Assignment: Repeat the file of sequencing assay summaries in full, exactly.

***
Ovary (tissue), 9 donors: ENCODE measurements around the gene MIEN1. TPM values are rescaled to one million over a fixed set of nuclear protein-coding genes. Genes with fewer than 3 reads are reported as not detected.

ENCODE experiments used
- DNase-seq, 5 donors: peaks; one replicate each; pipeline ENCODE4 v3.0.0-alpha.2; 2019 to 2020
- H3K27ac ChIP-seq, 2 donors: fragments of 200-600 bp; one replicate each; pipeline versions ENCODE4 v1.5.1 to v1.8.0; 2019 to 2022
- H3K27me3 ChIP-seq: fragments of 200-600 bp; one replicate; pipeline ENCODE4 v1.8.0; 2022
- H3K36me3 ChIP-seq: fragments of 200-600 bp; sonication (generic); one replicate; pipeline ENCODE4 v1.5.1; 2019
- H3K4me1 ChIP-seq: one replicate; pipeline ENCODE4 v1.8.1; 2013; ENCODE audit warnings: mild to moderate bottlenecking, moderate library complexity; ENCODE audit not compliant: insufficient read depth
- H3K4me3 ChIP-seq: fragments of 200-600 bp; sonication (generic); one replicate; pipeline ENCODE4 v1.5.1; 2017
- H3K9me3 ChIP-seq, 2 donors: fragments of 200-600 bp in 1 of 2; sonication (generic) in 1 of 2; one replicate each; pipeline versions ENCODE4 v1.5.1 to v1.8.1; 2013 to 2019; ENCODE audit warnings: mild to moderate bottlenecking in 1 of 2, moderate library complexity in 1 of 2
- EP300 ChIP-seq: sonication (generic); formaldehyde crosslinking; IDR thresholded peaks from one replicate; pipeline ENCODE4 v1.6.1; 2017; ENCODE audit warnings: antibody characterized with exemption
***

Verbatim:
Ovary (tissue), 9 donors: ENCODE measurements around the gene MIEN1. TPM values are rescaled to one million over a fixed set of nuclear protein-coding genes. Genes with fewer than 3 reads are reported as not detected.

ENCODE experiments used
- DNase-seq, 5 donors: peaks; one replicate each; pipeline ENCODE4 v3.0.0-alpha.2; 2019 to 2020
- H3K27ac ChIP-seq, 2 donors: fragments of 200-600 bp; one replicate each; pipeline versions ENCODE4 v1.5.1 to v1.8.0; 2019 to 2022
- H3K27me3 ChIP-seq: fragments of 200-600 bp; one replicate; pipeline ENCODE4 v1.8.0; 2022
- H3K36me3 ChIP-seq: fragments of 200-600 bp; sonication (generic); one replicate; pipeline ENCODE4 v1.5.1; 2019
- H3K4me1 ChIP-seq: one replicate; pipeline ENCODE4 v1.8.1; 2013; ENCODE audit warnings: mild to moderate bottlenecking, moderate library complexity; ENCODE audit not compliant: insufficient read depth
- H3K4me3 ChIP-seq: fragments of 200-600 bp; sonication (generic); one replicate; pipeline ENCODE4 v1.5.1; 2017
- H3K9me3 ChIP-seq, 2 donors: fragments of 200-600 bp in 1 of 2; sonication (generic) in 1 of 2; one replicate each; pipeline versions ENCODE4 v1.5.1 to v1.8.1; 2013 to 2019; ENCODE audit warnings: mild to moderate bottlenecking in 1 of 2, moderate library complexity in 1 of 2
- EP300 ChIP-seq: sonication (generic); formaldehyde crosslinking; IDR thresholded peaks from one replicate; pipeline ENCODE4 v1.6.1; 2017; ENCODE audit warnings: antibody characterized with exemption